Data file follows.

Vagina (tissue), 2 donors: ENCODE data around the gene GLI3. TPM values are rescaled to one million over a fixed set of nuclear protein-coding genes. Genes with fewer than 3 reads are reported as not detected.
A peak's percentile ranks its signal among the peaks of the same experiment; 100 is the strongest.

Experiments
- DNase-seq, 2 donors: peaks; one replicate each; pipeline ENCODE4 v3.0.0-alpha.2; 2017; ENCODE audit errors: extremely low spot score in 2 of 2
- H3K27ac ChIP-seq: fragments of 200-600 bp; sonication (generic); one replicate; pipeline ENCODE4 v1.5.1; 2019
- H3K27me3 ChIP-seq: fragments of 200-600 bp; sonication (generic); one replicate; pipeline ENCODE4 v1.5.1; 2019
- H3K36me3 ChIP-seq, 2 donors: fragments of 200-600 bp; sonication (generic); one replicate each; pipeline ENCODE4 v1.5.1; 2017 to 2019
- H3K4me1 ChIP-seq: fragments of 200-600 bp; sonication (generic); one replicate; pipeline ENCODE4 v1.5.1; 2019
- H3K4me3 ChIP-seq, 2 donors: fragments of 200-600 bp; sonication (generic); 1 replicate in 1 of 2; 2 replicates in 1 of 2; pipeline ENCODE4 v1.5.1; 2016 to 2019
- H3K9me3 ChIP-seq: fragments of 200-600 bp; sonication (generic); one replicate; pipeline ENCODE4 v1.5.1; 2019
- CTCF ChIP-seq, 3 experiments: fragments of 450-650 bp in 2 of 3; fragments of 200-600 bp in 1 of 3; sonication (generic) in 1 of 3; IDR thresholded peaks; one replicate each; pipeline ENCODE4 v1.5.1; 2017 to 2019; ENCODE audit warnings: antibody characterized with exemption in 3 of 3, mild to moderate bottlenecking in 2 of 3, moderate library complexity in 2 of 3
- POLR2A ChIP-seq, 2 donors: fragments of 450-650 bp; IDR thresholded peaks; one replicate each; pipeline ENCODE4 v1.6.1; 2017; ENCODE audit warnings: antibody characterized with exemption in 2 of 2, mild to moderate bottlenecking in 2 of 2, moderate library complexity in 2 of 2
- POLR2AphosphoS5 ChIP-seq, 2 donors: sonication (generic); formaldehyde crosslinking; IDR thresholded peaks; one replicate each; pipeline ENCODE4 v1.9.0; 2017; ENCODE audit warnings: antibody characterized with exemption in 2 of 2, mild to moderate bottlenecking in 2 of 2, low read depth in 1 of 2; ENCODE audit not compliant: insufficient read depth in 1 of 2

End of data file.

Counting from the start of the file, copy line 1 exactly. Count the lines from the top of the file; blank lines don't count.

Vagina (tissue), 2 donors: ENCODE data around the gene GLI3. TPM values are rescaled to one million over a fixed set of nuclear protein-coding genes. Genes with fewer than 3 reads are reported as not detected.